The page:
The Sixth World Order Study Conference appealed for a Red Chinese seat in the United Nations, repeating a stand of the last conference (1958) that sparked a grassroots rebellion against the conference sponsor, the National Council of Churches.
But a nagging new issue has arrived since 1958: Viet Nam. Here, too, World Order countered American foreign policy in calling for an end to bombing of North Viet Nam.
There was anxiety throughout the conference about what would finally be said about Viet Nam. At a session marked by unusually strong disagreements, this issue proved the most divisive.
Dr. Harold Row, a pacifist who went on the NCC study tour of Viet Nam, led those who thought the United States should immediately slop all military operations in Viet Nam. He was opposed vigorously by Harold Stassen, Republican and Baptist leader.
The final compromise statement acknowledged “with repentance” America’s part in the growing war and called on the United States to request immediate negotiations with North and South Viet Nam. Stassen and others were soundly defeated when they tried to make the statement closer to present American policy.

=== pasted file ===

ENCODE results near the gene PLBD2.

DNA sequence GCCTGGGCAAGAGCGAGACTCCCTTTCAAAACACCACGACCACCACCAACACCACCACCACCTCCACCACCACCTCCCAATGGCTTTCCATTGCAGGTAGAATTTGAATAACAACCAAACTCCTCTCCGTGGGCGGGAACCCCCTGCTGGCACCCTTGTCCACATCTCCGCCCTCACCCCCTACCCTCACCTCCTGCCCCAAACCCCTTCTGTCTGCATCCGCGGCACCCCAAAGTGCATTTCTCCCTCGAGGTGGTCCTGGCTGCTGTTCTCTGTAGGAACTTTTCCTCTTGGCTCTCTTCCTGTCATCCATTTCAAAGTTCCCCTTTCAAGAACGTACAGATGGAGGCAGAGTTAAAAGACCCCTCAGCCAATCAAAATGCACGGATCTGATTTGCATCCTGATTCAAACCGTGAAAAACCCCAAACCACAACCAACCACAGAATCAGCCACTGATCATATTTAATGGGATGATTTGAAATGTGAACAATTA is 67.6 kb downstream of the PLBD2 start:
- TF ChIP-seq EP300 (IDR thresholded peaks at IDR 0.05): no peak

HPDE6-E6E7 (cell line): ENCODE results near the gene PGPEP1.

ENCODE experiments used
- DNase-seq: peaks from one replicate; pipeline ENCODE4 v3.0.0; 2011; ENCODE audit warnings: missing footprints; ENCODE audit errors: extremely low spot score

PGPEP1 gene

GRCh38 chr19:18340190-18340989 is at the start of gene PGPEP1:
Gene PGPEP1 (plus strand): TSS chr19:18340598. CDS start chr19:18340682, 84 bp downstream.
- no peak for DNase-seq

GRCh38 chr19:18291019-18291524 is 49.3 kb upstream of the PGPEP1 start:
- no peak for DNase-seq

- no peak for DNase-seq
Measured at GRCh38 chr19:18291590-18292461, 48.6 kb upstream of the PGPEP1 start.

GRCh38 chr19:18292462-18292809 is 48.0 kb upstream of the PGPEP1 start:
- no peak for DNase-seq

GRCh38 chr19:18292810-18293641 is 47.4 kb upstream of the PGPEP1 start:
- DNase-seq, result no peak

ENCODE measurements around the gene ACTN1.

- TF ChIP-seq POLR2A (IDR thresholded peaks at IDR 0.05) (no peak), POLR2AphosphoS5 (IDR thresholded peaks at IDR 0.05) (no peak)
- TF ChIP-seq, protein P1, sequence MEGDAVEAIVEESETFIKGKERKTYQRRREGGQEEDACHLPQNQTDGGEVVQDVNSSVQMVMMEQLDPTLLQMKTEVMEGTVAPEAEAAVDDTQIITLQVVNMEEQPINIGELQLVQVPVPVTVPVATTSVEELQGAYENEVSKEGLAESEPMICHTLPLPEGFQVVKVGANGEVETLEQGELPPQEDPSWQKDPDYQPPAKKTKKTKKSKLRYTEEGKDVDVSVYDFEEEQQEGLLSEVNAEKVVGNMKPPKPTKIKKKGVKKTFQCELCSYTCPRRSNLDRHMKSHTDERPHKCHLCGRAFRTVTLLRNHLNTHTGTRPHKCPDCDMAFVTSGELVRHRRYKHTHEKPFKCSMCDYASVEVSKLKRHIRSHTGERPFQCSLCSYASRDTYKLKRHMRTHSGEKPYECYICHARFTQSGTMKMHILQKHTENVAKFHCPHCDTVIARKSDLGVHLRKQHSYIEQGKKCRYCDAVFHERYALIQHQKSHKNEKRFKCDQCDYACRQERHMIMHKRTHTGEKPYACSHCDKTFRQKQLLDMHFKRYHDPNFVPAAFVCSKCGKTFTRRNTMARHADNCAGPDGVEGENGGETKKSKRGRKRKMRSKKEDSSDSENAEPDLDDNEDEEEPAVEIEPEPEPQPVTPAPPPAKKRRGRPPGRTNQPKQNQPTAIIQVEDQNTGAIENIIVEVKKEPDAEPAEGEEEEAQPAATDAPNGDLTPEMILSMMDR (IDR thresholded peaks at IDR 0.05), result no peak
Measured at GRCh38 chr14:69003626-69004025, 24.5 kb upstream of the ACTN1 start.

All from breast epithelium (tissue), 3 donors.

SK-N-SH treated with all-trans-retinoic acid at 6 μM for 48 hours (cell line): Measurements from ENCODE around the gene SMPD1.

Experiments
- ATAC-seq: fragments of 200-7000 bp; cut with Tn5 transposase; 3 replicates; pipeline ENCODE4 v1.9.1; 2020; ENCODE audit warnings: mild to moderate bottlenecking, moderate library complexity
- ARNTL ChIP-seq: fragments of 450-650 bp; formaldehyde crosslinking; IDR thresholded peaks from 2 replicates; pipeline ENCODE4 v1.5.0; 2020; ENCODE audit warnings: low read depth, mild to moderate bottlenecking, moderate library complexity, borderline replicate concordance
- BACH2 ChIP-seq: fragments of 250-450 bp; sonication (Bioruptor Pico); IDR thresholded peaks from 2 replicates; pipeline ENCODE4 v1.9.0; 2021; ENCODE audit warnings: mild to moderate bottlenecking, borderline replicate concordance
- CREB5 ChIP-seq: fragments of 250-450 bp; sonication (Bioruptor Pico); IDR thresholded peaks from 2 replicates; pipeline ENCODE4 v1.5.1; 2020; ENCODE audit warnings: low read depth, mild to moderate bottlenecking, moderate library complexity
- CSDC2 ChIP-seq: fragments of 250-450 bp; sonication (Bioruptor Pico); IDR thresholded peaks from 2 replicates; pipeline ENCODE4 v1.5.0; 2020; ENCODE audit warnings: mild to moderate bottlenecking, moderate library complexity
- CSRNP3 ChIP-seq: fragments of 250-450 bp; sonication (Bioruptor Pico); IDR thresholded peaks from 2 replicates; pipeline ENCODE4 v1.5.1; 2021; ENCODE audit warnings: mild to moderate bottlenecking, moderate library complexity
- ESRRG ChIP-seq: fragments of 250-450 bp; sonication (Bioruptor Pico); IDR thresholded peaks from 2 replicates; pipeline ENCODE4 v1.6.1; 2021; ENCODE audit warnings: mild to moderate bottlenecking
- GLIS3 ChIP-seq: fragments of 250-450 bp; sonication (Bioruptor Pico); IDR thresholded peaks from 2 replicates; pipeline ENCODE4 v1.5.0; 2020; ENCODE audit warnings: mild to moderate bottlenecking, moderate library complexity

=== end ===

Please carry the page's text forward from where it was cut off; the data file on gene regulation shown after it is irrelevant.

The current rash of demonstrations over Viet Nam led to affirmation of the right of Americans “to appraise, criticize, and endeavor to mold opinion concerning our country’s foreign policy,” A bid to insert “by legal means” after “endeavor” was defeated. Civil disobedience was countenanced, if participants are willing to take the legal consequences of their action.
The Red China statement was significant in the light of that nation’s present belligerence toward the United States and the U. N. The conference also asked for free travel between American and mainland China, sale of food and other non-strategic ...1
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